Antidepressants are one of the most widely prescribed drugs in England. In 2018, over 70-million antidepressant prescriptions were dispensed. The striking rise in prescribing (nearly doubling in a decade) is due mainly to long-term treatment rather than increased diagnosis. However, little is known about the health consequences of long-term use of these medicines.
Researchers from Bristol’s Centre for Academic Mental Health aimed to find out if long-term antidepressant use (over five and ten years) was associated with the onset of six health problems: diabetes, high blood pressure, coronary heart disease, stroke and related syndromes, and two mortality outcomes (death from cardiovascular disease and from any cause).
Using data from UK Biobank, a large-scale biomedical database and research resource containing anonymized genetic, lifestyle and health information from half a million UK participants, the team linked comprehensive health data with prescription and disease data (using GP records) on 222,121 adults aged between 40 to 69-years old.
They compared the risk of developing adverse health outcomes between those who had not taken antidepressants and those who had been treated with the most commonly prescribed antidepressants in England over ten years. These were categorized by drug class as selective serotonin reuptake inhibitors often known as SSRIs, called citalopram, sertraline, fluoxetine and paroxetine and ‘other’ non-SSRI antidepressants called mirtazapine, venlafaxine, duloxetine and trazodone.
The researchers found that, once pre-existing risk factors had been taken into account, long-term antidepressant use was associated with an increased risk of coronary heart disease, and an increased risk of death from cardiovascular disease and from any cause. The risks were greater for non-SSRI antidepressants (mirtazapine, venlafaxine, duloxetine, trazodone), with the use of such drugs associated with a two-fold increased risk of coronary heart disease, cardiovascular mortality, and all-cause mortality at ten years.
There was also some evidence that antidepressants, and particularly SSRI’s, were associated with a reduced risk (23 to 32 per cent lower risk) of developing high blood pressure and diabetes. The reasons for these apparently paradoxical findings are unclear and further work is needed to understand the extent to which differences are due to severity of the underlying depression or due to the way the different drugs work.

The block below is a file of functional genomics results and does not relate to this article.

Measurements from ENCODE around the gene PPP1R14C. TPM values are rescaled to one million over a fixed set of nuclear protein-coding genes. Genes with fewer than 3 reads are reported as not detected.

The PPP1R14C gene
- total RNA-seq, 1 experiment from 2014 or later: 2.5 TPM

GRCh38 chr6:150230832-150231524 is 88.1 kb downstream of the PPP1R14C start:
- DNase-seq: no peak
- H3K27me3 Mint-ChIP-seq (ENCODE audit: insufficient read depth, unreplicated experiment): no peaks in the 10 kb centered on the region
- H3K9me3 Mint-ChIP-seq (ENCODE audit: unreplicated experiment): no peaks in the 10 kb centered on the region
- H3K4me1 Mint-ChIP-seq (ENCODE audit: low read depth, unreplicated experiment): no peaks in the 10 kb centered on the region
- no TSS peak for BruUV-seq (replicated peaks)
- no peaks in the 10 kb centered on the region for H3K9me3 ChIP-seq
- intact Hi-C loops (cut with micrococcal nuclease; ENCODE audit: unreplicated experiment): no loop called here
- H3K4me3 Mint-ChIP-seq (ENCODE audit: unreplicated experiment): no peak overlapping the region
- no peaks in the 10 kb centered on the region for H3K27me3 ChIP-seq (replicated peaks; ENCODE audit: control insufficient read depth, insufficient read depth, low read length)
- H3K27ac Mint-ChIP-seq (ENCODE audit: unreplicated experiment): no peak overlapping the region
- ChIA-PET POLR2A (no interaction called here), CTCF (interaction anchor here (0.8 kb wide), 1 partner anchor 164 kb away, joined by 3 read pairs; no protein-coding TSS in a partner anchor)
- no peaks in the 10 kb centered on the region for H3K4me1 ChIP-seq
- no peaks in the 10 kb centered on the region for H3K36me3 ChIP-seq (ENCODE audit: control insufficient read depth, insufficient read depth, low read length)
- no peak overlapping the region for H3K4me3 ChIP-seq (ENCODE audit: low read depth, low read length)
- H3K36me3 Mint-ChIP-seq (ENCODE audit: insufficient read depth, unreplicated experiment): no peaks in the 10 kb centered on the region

Dr Narinder Bansal, the study’s lead author and Honorary Research Fellow at Bristol’s Centre for Academic Mental Health and Centre for Academic Primary Care, said: “While we have taken into account a wide range of pre-existing risk factors for cardiovascular disease, including those that are linked to depression such as excess weight, smoking, and low physical activity, it is difficult to fully control for the effects of depression in this kind of study, partly because there is considerable variability in the recording of depression severity in primary care.
“This is important because many people taking antidepressants such as mirtazapine, venlafaxine, duloxetine and trazodone may have a more severe depression. This makes it difficult to fully separate the effects of depression from the effects of medication. Further research is needed to assess whether the associations we have seen are genuinely due to the drugs, and if so, why this might be.
“Meanwhile, our message for clinicians is that prescribing antidepressants in the long term may not be harm-free. We hope that this study will help doctors and patients have more informed conversations when weighing up the potential risks and benefits of treatments for depression. Regardless of whether the drugs are the underlying cause of these problems, our findings emphasize the importance of proactive cardiovascular monitoring and prevention in patients who have depression and are on antidepressants given that both have been associated with higher risks.
“For anyone with any concerns about their long-term use of antidepressants, we urge them to talk to their GP first before they stop taking the medication. It is very important they do not stop taking them suddenly.”
The study was funded by the National Institute of Health and Care (NIHR) Research School for Primary Care Research (NIHR SPCR) and was also supported by the National Institute of Health and Care (NIHR) Bristol Biomedical Research Centre (NIHR Bristol BRC) a partnership between University Hospitals Bristol and Weston NHS Foundation Trust and the University of Bristol.
‘Antidepressant use and risk of adverse outcomes: a population-based cohort study’ by Narinder Bansalet al. in the British Journal of Psychiatry
Source/Credit: University of Bristol